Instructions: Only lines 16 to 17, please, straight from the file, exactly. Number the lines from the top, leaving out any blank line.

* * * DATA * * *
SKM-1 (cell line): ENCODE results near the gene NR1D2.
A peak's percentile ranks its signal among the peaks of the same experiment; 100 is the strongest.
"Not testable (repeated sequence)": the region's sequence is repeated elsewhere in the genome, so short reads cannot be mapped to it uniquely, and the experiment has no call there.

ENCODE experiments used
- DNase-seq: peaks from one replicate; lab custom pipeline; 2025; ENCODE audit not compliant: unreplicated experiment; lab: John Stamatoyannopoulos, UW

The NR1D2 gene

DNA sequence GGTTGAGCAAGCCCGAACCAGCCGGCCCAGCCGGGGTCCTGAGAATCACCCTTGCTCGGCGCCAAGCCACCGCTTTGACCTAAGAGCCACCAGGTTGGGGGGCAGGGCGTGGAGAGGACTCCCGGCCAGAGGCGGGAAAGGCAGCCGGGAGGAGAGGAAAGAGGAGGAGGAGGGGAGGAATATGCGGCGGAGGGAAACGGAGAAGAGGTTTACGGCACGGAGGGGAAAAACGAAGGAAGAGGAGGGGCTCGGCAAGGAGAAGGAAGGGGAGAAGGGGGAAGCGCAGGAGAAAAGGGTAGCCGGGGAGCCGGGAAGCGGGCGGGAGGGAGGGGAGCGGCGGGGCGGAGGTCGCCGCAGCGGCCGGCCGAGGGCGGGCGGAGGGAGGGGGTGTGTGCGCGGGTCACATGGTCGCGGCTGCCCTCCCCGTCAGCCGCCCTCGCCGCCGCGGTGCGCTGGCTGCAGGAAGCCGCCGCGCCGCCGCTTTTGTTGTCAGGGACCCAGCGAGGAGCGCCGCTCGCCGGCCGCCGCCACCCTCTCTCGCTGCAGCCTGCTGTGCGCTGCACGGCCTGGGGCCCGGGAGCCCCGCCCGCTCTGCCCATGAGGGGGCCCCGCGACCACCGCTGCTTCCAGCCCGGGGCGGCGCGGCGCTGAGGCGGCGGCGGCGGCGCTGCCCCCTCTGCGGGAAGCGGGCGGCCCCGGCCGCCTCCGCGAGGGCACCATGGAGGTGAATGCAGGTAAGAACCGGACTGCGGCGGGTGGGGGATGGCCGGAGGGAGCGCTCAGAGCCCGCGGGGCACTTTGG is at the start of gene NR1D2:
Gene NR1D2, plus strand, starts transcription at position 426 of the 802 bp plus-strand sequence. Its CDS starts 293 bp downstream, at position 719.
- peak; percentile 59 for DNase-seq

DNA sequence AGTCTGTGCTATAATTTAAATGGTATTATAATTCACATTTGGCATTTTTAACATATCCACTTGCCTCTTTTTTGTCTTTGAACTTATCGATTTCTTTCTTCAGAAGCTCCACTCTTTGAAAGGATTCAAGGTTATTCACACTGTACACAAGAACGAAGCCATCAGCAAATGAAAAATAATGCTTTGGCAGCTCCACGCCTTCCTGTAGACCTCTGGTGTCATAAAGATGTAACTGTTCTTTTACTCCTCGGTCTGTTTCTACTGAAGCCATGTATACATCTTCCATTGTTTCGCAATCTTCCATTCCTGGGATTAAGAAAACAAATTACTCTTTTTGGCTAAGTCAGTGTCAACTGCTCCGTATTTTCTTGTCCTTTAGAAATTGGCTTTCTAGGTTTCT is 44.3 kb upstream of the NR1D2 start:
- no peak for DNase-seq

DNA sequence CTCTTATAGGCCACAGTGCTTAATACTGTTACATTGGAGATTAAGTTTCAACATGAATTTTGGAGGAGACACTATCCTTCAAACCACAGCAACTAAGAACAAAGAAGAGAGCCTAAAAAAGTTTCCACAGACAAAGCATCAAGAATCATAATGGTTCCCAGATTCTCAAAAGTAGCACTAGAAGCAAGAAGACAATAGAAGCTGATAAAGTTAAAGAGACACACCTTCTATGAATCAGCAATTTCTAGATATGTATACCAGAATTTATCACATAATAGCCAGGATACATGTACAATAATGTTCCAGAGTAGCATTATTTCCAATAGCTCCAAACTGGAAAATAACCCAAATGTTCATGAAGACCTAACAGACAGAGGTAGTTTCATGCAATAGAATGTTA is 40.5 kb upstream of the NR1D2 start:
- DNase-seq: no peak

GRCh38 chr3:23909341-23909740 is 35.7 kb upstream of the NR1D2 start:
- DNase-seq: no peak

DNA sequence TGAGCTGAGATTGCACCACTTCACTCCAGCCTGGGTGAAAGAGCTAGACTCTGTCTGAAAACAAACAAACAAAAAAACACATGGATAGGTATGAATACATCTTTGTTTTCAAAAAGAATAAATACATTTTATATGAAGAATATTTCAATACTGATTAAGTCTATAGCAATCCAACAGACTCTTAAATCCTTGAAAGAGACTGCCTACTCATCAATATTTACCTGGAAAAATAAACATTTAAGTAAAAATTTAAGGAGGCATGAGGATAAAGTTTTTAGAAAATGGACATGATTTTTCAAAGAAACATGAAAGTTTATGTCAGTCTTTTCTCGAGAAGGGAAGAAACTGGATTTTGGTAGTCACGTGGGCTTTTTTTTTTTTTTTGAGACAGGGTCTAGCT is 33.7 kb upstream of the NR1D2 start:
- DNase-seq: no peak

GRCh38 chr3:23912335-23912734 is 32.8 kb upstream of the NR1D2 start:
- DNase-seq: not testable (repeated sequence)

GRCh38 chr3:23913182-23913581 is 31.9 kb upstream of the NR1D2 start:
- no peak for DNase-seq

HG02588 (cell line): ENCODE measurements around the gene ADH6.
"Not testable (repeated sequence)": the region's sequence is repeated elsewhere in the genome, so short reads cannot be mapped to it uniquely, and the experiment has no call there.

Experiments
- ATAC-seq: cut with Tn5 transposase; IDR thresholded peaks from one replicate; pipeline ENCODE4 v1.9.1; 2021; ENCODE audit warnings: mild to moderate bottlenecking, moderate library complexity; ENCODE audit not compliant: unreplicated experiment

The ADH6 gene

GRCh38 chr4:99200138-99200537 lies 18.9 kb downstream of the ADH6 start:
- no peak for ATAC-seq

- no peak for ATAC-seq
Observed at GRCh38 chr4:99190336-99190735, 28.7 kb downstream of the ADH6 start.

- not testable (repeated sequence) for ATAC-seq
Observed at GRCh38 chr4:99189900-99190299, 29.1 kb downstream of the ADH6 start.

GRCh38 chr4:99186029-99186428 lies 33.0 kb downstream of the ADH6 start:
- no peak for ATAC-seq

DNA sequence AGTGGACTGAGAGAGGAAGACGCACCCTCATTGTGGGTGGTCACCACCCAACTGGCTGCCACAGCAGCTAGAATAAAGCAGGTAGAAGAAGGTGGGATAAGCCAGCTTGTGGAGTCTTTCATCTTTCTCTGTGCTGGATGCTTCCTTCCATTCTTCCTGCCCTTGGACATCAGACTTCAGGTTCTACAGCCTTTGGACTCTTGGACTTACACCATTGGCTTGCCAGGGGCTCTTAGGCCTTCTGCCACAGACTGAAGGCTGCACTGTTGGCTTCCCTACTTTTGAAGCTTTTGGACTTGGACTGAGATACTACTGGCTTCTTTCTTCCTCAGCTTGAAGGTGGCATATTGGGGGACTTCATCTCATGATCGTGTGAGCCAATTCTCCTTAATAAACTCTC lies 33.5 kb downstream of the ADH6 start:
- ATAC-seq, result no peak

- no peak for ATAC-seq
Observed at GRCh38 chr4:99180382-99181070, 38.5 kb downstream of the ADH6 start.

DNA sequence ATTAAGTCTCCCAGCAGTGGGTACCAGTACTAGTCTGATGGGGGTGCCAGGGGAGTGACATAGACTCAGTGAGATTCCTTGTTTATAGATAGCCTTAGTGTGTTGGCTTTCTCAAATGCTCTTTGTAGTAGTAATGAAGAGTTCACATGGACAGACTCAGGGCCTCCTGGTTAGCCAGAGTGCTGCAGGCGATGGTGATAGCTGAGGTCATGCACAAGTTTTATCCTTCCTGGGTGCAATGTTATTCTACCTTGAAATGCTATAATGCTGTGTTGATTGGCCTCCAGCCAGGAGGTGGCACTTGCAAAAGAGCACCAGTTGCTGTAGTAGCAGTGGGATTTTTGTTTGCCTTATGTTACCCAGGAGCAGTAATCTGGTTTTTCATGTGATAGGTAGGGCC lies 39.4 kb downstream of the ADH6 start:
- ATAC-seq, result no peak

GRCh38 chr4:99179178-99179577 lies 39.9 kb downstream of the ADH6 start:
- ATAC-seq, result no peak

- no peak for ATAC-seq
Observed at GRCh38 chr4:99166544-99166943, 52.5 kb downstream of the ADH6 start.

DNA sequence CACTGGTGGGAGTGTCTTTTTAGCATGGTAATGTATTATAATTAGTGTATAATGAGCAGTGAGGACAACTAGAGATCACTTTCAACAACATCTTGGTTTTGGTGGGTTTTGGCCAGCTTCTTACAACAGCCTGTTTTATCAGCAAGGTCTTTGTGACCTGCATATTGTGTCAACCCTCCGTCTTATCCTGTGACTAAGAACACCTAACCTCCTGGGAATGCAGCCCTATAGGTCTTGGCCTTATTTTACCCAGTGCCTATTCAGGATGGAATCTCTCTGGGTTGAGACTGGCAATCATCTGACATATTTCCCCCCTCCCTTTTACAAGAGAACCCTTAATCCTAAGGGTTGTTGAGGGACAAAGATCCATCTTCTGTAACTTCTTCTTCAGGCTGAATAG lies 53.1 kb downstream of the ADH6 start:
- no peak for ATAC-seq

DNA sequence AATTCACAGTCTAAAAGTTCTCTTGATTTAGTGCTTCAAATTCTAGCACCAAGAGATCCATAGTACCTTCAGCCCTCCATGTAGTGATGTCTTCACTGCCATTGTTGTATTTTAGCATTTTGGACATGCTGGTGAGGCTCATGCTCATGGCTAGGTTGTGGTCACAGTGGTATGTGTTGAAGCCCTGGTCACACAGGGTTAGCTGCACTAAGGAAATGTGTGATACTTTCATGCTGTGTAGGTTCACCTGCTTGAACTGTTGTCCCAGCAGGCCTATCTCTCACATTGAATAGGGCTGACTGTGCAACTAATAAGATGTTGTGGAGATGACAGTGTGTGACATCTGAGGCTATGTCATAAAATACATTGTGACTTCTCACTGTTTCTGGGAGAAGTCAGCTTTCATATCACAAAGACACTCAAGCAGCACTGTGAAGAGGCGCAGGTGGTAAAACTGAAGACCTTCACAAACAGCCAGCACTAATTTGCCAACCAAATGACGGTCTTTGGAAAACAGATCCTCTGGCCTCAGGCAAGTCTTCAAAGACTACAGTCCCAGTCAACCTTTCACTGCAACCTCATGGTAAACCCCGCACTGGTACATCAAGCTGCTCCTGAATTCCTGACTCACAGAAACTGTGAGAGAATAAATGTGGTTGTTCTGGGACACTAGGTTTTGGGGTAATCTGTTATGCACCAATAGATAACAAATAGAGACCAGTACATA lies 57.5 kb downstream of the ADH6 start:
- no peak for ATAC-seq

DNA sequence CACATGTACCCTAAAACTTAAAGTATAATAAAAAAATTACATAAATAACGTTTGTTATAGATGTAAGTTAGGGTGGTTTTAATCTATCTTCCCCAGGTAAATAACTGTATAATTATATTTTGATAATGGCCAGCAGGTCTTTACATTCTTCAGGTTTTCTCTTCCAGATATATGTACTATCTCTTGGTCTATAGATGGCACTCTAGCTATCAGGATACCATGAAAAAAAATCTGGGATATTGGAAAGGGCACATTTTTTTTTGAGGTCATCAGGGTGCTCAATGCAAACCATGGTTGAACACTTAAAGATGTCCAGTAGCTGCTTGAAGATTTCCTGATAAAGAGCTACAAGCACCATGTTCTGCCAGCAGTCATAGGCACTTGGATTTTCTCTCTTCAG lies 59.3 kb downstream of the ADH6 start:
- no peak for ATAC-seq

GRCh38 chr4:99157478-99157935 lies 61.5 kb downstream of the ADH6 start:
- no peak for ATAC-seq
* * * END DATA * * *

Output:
DNA sequence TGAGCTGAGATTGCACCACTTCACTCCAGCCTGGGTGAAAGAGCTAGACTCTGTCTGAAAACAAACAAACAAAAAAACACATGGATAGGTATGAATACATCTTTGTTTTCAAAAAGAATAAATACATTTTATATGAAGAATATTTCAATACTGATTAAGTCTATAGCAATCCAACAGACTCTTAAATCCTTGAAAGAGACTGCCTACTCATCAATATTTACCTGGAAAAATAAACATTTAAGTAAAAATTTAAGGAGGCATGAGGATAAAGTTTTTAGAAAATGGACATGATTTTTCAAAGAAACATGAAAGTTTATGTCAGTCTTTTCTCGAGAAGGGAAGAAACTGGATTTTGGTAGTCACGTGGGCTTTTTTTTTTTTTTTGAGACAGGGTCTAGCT is 33.7 kb upstream of the NR1D2 start:
- DNase-seq: no peak